Laphygma frugiperda (A. & S.)...................................................... 11
Lasius niger aliena (Foerst.) ................................................... 11
Lechriops auritus (Schbn .) ........................................................... 9
Lepidosaphes ulmi (L.) .......... ................................ ...... 8
Lichnoptera cavillator (Walk.) ................................................... 5
Lichtensia viburni Sign ................................................................. 8
Loxostege sticticalis (L .) ........................................................... 4


Maladera holosericea (Scop.) ....................................................... 2, 9
Mecistocerus ricini Marshall....................................................... 9
Megalopyge opercularis (A. & S.) ................................................ 12
Melanagromyza ricini De Meij ....................................................... 11
M elanotu s spp ..................................... ............................................. 9
Meloe proscarabeus L .......................... ..................................... 9
M icrocentrum sp ................................................................................. 10
M icru talis sp .................................................................................... 7
M i r id a e ....................................................... ......... ...................... ........... 6
Misthosimella ricini Jordon.......................................................... 10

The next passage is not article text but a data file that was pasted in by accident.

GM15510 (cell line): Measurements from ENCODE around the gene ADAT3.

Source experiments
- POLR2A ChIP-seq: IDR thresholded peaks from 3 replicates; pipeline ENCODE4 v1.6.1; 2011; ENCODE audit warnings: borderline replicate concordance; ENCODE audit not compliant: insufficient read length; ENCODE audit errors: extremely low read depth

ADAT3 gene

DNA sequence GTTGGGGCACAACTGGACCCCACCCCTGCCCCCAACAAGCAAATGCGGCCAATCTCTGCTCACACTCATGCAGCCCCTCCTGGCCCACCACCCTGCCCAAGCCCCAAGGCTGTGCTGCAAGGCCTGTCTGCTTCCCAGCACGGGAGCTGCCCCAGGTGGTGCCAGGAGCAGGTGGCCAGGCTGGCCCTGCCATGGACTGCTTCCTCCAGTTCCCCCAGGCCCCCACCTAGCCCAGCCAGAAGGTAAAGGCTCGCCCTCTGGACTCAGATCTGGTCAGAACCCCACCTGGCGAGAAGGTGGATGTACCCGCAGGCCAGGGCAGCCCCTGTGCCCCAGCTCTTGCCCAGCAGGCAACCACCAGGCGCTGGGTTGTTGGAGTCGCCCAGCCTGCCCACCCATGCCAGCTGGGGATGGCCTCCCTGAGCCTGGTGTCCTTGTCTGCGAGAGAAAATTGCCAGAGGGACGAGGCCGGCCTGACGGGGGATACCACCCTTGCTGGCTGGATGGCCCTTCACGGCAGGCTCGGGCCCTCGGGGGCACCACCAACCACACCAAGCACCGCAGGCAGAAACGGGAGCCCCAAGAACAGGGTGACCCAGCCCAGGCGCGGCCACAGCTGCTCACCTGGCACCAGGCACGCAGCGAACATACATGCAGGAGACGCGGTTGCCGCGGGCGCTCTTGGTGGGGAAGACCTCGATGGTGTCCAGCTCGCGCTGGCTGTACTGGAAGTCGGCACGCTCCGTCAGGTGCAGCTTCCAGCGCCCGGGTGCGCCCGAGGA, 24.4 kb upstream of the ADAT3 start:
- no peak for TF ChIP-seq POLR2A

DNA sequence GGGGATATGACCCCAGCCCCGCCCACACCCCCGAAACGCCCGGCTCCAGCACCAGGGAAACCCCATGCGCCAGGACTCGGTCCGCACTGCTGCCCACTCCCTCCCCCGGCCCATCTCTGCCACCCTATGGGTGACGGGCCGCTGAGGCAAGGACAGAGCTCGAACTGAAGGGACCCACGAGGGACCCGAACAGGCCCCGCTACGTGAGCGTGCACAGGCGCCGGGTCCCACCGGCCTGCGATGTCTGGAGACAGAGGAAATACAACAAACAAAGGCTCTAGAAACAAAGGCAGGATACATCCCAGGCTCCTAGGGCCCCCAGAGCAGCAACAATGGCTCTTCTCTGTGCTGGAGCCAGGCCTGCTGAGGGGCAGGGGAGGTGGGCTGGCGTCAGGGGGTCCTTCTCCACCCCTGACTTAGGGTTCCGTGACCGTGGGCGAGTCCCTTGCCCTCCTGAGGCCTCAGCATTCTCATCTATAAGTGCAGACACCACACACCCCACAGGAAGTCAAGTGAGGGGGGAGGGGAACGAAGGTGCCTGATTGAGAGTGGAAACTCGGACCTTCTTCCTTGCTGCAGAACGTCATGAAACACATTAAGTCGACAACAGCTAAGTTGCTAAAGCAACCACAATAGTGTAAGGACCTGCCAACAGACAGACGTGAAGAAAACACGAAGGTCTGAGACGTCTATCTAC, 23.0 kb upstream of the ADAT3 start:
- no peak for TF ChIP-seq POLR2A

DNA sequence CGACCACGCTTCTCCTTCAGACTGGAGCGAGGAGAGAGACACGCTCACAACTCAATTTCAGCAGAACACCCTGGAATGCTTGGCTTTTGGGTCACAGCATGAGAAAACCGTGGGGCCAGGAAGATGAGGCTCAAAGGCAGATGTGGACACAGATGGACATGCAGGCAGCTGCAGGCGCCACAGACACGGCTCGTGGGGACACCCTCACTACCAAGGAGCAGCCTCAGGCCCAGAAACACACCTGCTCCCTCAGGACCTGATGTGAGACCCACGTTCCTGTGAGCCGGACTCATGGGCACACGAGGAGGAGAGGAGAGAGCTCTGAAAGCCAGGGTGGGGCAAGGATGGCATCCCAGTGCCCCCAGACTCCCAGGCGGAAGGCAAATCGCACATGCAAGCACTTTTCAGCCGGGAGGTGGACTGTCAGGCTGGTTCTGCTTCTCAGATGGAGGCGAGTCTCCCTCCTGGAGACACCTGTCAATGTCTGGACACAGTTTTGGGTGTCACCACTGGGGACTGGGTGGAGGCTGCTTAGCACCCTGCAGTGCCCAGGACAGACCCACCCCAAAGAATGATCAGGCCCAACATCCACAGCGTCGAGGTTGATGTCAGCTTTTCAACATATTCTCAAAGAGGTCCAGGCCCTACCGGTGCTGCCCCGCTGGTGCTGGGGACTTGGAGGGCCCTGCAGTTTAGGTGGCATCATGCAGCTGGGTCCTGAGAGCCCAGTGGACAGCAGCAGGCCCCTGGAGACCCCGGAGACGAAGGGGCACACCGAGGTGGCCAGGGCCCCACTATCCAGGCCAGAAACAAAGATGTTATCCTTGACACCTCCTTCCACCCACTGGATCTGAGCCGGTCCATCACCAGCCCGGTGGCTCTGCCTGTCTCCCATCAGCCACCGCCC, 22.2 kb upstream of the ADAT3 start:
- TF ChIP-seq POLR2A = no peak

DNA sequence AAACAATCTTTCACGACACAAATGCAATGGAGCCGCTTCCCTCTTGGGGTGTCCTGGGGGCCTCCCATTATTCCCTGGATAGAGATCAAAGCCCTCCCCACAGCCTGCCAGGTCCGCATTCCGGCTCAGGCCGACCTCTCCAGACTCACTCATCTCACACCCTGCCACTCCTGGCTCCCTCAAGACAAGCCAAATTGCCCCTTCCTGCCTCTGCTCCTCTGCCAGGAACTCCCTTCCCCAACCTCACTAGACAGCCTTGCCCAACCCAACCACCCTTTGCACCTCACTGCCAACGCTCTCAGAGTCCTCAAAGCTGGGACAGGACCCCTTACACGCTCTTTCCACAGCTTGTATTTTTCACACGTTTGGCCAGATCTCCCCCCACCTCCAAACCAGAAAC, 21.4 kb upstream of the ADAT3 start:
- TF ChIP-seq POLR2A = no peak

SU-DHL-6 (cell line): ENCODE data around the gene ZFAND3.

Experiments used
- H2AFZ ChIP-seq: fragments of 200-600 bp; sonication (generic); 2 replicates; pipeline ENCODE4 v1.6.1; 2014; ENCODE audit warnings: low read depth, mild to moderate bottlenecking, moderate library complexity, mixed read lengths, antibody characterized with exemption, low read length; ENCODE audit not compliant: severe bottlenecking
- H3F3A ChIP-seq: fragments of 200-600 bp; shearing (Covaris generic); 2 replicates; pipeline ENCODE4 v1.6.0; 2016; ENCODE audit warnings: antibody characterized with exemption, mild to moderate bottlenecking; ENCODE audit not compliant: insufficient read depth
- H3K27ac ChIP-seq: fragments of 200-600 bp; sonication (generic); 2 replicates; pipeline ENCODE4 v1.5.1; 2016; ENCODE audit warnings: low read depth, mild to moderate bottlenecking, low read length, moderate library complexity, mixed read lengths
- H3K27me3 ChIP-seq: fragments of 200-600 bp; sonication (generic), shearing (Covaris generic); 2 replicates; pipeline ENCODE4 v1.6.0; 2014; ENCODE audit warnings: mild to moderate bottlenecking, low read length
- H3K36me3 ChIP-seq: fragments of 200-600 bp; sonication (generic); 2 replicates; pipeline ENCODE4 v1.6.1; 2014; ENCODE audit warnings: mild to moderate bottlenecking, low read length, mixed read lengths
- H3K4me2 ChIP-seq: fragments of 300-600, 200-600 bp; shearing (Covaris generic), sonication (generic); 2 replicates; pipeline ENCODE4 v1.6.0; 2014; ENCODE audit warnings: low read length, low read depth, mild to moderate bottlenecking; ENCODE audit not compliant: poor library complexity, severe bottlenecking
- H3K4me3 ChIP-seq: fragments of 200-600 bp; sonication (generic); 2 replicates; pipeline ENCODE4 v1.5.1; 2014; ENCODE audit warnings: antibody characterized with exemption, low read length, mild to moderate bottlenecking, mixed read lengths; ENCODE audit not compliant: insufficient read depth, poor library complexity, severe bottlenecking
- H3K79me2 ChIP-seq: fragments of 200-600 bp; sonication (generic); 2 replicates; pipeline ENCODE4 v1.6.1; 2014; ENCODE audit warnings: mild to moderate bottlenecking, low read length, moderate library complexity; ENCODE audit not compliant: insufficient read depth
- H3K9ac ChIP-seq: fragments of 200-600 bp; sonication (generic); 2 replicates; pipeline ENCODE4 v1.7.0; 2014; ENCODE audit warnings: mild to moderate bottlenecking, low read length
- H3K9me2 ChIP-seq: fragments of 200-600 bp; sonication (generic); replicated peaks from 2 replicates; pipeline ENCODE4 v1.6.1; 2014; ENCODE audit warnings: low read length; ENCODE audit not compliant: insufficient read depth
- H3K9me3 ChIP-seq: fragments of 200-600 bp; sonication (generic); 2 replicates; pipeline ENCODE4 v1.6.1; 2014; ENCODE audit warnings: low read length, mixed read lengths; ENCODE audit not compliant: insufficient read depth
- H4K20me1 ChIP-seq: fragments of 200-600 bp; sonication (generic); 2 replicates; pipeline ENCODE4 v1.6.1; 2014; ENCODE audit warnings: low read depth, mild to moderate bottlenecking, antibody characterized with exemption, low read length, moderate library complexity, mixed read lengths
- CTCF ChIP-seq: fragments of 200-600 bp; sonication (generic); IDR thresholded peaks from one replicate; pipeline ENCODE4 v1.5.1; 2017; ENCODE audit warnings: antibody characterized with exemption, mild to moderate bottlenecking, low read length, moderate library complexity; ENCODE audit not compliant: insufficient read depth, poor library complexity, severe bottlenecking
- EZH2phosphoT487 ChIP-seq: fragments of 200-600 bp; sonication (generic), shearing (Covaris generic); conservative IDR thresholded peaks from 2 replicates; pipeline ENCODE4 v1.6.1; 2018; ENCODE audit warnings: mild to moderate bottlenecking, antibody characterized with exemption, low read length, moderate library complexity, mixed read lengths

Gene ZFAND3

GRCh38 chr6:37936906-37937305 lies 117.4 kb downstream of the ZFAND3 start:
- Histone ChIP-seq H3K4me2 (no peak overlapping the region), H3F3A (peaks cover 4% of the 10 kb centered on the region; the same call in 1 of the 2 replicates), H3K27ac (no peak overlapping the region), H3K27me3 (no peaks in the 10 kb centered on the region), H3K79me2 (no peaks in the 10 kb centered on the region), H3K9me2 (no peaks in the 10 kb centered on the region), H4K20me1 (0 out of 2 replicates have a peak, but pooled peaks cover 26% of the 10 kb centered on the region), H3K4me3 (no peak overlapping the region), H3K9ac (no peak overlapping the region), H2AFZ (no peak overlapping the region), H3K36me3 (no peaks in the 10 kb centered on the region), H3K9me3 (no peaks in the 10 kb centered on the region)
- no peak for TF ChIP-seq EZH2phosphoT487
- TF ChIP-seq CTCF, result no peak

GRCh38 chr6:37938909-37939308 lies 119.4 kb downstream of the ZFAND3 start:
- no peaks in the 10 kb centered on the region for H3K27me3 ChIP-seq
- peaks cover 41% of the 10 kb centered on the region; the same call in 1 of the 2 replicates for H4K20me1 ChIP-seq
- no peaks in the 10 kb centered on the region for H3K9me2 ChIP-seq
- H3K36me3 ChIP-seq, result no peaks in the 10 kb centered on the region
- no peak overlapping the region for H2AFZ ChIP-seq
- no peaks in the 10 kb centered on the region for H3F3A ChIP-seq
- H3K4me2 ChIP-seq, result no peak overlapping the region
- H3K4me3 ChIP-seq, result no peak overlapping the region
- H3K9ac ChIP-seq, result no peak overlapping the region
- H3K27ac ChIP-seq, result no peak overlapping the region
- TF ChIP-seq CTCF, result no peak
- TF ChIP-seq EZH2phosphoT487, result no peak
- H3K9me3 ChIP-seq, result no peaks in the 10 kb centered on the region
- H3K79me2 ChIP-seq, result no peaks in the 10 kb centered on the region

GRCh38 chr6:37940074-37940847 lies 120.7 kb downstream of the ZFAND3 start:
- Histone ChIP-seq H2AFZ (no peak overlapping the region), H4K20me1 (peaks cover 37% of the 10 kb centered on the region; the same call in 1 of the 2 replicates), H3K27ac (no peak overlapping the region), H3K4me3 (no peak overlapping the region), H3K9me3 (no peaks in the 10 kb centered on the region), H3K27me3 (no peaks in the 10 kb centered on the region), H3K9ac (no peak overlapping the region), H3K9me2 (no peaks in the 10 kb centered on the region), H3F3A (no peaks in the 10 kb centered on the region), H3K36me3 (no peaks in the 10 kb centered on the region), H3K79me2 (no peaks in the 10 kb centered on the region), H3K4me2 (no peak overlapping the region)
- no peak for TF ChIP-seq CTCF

Monodes nucicolora Guen ................................................................. 12
Monolepta bifasciata (Hornst.) ................................................... 8
Myzus ornatus Laing.......................................................................... 7
Myzus persicae (Sulz .) ............... ...................... ......................... 7


Nemeta lohor (Moore ) ............................... ..................................... 5
Nezara robusta D ist ......................................................................... 6
Nezara viridula (L .) .............................. ................................... 6 12
N o c tu id a e ............................................................................................. 3 1 1 12
Nodonota irazuensis (Jac. ........................................................... 8
Nodonota lateralis (Jac.) ............................................................. 8
Notolophus georgianus (Faw.)............................... ..................... 4
Notolophus posticus (Walk.) .......................................................... 4
Nudaurelia dione (F.) ........................................... 6
Nudaurelia wahlbergii (Boisd.) ................................................... 6


Odontoxiphidium apterum Morse.... ............................................13
Olethreutes leucotreta (Meyr.) ................................................... 5
Opatrum sabulosum (L .) ................................................................... 9
Ophiusa algira (L .) ............. ... ......................................... 3
Ophiusa arctotaenia Guen .............................................................. 3
Ophiusa catella (Guen .) ................................................................. 3
Ophiusa janata (L .) .......................................................................... 2-3
Ophiusa melicerta (Drury)
See 0. janata.
Ormenis quadripunctata (F.) ......................................................... 7
Orocharis saltator Uhl ................................................................... 13
Ozarba brunnea (Leech) ................................ ...... ....................... 3




-18-
Page
Papaipema nebris nitela (Guen.) .................................................. 12
Parasa consocia Walk ............................. ...................................... 4
Parasa herbifera (Walk .).............................................................. 4
Parasa lep ida (Cram .). ..................................................................... 4
Parasa sp .................. ..... ................ ...................... ... ............ 4